As I grieve and mourn and protest all the ice meltings, the massive pollution, the overpopulation and forced migration, the wanton trophy-killing, greed and terror gone wild, the destructive “isms” and human and animal slavery on this planet, I take some little comfort in the seasonal change mechanics.  The sun, planet, and moon continue on their way, quietly witnessing our deadly dance.  This knowledge makes me stop and be quiet in my mind.  We are small.  We are deadly, but we are small.  Perhaps this dose of reality can humble us enough to get off our own path to destruction.  Perhaps not.

Whatever the end of humanity, if an end occurs, I suspect living organisms will survive.  And the cycles of spin and rotation will quietly continue.  Something new will arise after we have left a toxic soup.  Back-and-forth, spin and spin.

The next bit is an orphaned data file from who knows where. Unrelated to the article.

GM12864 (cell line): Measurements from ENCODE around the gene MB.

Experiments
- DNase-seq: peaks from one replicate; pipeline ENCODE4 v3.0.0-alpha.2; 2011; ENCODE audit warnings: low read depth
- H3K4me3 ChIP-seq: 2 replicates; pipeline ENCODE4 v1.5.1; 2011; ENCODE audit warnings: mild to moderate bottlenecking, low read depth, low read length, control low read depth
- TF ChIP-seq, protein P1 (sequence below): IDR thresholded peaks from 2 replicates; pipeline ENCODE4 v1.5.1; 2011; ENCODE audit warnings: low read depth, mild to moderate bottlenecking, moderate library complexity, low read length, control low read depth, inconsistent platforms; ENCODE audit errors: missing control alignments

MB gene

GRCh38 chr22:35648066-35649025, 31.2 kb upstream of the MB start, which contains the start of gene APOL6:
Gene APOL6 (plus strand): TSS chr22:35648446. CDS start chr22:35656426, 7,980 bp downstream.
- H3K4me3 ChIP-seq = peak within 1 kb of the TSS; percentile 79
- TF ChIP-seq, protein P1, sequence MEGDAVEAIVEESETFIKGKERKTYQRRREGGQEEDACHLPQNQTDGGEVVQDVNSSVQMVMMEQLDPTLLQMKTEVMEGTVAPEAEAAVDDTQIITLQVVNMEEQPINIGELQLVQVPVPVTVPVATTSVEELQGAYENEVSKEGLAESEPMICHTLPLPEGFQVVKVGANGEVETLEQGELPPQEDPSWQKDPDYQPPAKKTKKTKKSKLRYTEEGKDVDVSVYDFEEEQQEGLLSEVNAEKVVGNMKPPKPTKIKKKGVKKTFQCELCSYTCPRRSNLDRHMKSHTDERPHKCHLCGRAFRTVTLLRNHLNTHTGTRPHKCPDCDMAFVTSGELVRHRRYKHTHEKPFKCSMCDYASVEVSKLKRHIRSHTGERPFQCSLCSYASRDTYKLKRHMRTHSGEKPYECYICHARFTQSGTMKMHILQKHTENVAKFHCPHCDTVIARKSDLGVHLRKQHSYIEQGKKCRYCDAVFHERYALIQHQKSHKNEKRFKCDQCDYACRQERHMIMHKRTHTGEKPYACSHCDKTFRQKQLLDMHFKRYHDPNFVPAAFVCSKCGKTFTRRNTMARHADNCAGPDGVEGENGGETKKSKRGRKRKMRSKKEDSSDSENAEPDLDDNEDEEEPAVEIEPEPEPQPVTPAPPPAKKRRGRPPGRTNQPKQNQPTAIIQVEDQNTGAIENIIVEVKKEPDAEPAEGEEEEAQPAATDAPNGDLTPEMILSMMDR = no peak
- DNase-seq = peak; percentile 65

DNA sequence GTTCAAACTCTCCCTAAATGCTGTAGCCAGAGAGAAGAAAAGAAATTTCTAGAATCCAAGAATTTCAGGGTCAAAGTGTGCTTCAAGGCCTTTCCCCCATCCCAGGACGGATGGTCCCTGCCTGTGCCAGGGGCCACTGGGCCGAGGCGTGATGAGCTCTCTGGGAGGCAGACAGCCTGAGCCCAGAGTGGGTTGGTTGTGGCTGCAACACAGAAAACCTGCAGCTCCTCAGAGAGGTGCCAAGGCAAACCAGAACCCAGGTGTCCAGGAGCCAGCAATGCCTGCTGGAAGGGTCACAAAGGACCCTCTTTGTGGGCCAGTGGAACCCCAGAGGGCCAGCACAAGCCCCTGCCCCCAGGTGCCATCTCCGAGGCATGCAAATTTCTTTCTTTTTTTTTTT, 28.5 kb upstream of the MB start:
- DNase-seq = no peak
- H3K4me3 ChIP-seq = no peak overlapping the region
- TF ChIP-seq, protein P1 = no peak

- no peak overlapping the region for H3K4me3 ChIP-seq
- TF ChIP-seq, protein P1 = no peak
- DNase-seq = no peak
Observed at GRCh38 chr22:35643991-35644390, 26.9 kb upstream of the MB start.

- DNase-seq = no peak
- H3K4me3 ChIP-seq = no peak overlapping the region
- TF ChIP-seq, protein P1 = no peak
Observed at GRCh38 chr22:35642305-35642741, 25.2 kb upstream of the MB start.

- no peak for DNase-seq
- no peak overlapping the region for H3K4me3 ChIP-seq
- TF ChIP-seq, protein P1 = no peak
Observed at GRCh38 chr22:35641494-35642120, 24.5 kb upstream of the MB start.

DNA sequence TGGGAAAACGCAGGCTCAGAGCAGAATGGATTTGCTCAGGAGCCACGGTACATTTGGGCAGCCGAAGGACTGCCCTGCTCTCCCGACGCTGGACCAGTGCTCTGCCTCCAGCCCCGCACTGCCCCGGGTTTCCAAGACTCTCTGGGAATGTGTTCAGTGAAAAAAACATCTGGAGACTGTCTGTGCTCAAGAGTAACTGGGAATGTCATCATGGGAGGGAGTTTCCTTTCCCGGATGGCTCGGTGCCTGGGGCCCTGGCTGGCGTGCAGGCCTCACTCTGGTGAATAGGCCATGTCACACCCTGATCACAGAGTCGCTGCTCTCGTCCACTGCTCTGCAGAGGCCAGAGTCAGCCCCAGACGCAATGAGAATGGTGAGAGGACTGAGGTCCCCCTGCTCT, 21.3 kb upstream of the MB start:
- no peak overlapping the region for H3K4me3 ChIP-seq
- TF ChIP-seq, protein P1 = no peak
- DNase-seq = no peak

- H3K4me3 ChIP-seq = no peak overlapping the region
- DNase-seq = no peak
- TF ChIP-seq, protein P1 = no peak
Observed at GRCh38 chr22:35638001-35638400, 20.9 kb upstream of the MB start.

Ultimately, life isn’t all about us.  Strangely comforting somehow.  That doesn’t mean I give up though.  Grief and protest and living life fully continue.  It’s the perspective we carry that counts for every human being, and with it, humility can go a long way to counter greed and quick-fixes.

Blessed equinox, my friends.  Be humble, truthful, and aware.  And move steadily, back-and-forth, spin and spin, to keep weaving seasons of kindness and love.